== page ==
Phyllis Tarlow Fine Art - Hudson From Bear Mt
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Learning about the Ice Industry in the Hudson Valley

Growing up with the Lake Meahagh and Hudson River in my backyard, I’ve heard my father tell stories of how this area once served as the Hudson Valley’s major ice industry.  Yesterday we went to the 4th Annual Knickerbocker Ice Festival at Rockland Lake State Park in Rockland County.  

Knickerbocker Ice Festival 2010 @ Rockland Lake

We attended the lecture The Rise & Demise of the Hudson River Ice Industry: Urban Needs & Rural Responses presented by Speaker: Wendy Harris, Principal Archeologist, Craigsmoor Consulting.  There where two points that stood out to me; the very same factors that were responsible for the rise of the ice industry were the very same factors that were responsible for its demise.  Two of these factors were the demand and technical advances.  The demand for ice became more and more important; first enabling the growth of the industry, later, unable to keep up with the advances with electricity (ice boxes, then refrigerators), lead to the demise.  It is also amazing to me that the life cycle of such an important era of time only lasted approximately 30 years from start to finish (approximately 1835- 1865).  Read more about the Story of Knickerbocker Ice Company and Rockland Lake and visit The Friends of Rockland Lake and Hook Mountain, Inc. or one of the many local historical groups.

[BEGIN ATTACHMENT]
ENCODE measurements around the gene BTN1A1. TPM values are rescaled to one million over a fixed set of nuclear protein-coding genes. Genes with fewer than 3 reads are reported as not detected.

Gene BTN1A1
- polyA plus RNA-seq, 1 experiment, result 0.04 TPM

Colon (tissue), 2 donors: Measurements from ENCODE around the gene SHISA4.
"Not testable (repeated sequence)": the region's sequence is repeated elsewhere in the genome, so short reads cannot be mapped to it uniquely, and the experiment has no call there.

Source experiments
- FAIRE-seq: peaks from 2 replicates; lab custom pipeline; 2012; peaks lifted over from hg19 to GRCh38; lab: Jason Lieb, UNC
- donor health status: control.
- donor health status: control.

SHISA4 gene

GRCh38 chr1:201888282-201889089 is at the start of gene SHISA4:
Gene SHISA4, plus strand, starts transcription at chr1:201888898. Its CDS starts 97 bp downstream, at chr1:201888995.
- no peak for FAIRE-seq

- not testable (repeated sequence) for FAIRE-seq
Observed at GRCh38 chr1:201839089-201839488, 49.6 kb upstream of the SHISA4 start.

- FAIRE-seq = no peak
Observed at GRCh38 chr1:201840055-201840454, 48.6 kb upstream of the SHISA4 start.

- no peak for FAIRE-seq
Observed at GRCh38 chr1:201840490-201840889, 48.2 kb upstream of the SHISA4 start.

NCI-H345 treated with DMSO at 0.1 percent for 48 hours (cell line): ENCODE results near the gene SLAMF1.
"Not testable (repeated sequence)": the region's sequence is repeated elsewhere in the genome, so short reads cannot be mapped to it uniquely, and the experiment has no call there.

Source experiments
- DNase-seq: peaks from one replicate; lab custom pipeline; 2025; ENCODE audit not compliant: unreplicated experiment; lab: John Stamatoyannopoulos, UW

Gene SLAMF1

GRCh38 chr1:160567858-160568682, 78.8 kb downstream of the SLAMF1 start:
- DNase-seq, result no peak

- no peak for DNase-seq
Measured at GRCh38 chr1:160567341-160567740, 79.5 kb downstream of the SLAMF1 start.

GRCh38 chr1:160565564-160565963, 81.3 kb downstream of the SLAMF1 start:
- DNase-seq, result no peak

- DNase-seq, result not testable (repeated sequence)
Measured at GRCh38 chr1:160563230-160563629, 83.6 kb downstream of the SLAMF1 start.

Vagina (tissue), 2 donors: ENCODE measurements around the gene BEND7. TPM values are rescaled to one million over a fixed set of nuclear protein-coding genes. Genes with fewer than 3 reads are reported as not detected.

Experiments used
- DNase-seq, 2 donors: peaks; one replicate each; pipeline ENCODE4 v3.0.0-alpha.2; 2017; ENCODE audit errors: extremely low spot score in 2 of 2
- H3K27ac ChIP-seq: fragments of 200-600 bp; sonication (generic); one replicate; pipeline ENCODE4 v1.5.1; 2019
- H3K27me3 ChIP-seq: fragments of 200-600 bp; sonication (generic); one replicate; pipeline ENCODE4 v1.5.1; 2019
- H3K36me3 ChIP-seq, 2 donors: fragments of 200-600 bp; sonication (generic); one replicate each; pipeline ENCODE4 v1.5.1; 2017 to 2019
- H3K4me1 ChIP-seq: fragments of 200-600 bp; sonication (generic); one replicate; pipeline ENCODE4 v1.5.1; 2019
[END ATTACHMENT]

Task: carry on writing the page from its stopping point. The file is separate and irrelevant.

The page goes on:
Additional resources:

Palisades Parks Conservancy
Parks and Trails New York
New York State Office of Parks, Recreation and Historic Preservation
New York – New Jersey Trail Conference

Hudson River Valley Greenway
Hudson River Valley Heritage. Type “Rockland Lake” in the search box for great photo archives of Rockland Lake 

 Then it was on to see the ice sculptures.  This year, four competing Ice Sculptors (Dan Bergin, Earl Covington, John Hedbavny, and Rob Patalano) were scheduled to participate.  Unfortunately when we were there only three sculptors were sculpting and we were only able to see two of them.  By the time we walked to the third sculptor, the sun (while making for a nice day) was too warm, making it dangerous for the ice sculptor to work unless wrapped in a covered tented area….darn.  But, we did enjoy seeing two sculptors and their works of ice.

Drawing of Woolly Mammoth Ice Sculpture

Woolly Mammoth In the Making

Woolly Mammoth being attacked by Saber Tooth Tiger in the Making